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To calm these fears, in 1851 the U.S. government organised a conference with several local Indian tribes and established the Treaty of Fort Laramie. Under this treaty, each Native American tribe consented to a bounded territory, allowed the government to construct tracks and forts in this territory and pledged to not attack settlers; in return the federal government agreed to honor the boundaries of each tribe’s territory and make total annual payments to the Indians. The Native American tribes responded quietly to the treaty; in fact the Cheyenne, Sioux, Crow, Arapaho, Assinibione, Mandan, Gros Ventre and Arikara tribes, who signed the treaty, even consented to end the hostilities amidst their tribes in order to accept the terms of the treaty.
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This peaceful agreement between the U.S. government and the Native American tribes didn’t stand very long. After hearing tales of fertile terrain and tremendous mineral wealth in the West, the government soon broke their pledge established in the Treat of Fort Laramie by permitting thousands of non-Indians to flood into the region. With so many newcomers heading west, the federal government established a plan of confining Native Americans to reservations, small areas of land within a group’s territory “” earmarked exclusively for Indian use, to be able to grant more land for the non-Indian settlers.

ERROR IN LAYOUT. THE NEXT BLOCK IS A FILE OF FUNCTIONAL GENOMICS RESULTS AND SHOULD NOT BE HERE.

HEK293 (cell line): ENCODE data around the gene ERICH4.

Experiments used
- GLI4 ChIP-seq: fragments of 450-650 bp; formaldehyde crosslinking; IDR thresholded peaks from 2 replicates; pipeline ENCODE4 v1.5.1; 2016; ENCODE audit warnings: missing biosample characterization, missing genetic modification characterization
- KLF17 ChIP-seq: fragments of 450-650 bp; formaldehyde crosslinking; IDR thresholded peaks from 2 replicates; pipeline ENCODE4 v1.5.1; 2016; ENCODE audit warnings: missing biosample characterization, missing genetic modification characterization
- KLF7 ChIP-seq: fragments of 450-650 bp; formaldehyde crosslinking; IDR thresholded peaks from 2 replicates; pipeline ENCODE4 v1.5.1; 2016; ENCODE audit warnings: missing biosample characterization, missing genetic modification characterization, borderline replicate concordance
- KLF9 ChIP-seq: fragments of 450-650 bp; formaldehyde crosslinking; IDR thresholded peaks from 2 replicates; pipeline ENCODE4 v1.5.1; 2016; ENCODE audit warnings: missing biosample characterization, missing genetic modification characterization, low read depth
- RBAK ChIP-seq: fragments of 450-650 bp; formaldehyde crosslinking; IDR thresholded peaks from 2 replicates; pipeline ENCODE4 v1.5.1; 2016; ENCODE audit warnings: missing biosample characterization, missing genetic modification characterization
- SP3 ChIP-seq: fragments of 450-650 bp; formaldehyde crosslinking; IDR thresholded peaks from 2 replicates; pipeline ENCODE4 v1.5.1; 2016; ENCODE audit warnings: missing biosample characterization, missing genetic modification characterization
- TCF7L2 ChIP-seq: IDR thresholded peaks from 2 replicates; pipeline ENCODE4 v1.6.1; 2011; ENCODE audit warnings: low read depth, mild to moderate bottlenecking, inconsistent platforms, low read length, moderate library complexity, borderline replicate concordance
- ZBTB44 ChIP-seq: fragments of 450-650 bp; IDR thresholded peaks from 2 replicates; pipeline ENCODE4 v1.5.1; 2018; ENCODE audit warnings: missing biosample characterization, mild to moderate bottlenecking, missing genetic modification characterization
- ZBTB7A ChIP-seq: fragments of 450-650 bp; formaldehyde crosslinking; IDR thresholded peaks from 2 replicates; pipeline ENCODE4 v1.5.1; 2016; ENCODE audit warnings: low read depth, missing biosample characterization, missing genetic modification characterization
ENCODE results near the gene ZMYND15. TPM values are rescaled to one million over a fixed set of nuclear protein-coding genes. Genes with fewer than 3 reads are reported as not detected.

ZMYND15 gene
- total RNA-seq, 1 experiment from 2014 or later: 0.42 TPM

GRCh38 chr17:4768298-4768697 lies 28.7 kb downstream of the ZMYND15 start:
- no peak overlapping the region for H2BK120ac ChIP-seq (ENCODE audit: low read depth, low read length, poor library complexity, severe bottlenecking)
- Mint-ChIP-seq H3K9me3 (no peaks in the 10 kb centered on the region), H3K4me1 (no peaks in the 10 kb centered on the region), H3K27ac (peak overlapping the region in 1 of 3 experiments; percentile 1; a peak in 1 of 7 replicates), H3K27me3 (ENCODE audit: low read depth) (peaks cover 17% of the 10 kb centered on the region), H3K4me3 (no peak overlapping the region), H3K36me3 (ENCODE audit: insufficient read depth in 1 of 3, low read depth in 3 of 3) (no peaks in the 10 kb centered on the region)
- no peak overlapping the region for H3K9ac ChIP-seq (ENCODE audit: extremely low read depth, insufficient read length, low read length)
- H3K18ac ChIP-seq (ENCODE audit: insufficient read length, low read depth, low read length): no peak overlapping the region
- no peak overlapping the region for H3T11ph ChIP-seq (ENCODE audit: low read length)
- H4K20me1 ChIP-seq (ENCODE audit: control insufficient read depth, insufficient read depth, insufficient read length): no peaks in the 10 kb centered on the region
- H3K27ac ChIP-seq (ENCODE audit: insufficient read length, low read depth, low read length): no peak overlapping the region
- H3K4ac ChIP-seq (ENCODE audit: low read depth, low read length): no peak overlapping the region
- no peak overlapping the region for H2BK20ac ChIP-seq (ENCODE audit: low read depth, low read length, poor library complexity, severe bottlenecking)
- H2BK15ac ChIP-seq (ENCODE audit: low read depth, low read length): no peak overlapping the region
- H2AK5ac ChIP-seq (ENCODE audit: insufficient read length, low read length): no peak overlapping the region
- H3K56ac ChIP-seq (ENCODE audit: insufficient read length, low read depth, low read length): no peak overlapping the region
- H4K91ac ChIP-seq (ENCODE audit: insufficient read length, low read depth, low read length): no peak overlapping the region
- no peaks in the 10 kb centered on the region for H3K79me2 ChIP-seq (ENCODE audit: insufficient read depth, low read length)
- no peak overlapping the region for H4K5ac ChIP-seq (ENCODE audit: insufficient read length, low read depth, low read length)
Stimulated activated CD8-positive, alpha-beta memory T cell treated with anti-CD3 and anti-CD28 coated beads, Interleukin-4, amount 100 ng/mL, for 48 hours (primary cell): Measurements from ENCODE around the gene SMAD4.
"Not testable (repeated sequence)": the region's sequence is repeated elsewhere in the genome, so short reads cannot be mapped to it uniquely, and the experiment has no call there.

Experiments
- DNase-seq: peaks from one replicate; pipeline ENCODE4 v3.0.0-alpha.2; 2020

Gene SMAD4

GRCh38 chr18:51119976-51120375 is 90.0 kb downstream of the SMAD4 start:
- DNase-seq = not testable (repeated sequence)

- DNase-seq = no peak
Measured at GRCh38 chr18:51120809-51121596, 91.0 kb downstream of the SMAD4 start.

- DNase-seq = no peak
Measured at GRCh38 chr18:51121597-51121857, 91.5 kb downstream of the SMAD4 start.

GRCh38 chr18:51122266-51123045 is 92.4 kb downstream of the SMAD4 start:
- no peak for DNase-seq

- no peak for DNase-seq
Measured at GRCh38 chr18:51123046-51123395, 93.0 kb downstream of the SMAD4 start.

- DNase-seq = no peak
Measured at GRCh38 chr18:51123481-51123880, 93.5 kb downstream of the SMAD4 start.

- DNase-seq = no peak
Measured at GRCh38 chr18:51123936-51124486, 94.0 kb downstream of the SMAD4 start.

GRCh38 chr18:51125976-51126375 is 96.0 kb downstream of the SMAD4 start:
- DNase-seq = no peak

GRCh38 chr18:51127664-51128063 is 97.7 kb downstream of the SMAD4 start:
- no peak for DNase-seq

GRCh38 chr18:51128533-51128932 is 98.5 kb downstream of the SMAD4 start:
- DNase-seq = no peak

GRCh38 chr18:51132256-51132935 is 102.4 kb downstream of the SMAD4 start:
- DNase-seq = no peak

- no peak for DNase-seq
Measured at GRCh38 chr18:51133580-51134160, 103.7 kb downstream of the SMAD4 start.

In a series of new treaties the U.S. government commanded Native Americans to surrender their land and move to reservations in exchange for protection from attacks by white settlers. In addition, the Indians were allocated a yearly stipend that would include money in addition to food, livestock, household goods and farming tools. These reservations were established in an effort to clear the way for increasing U.S. growth and administration in the West, as well as to keep the Native Americans divided from the whites in order to lower the potential for friction.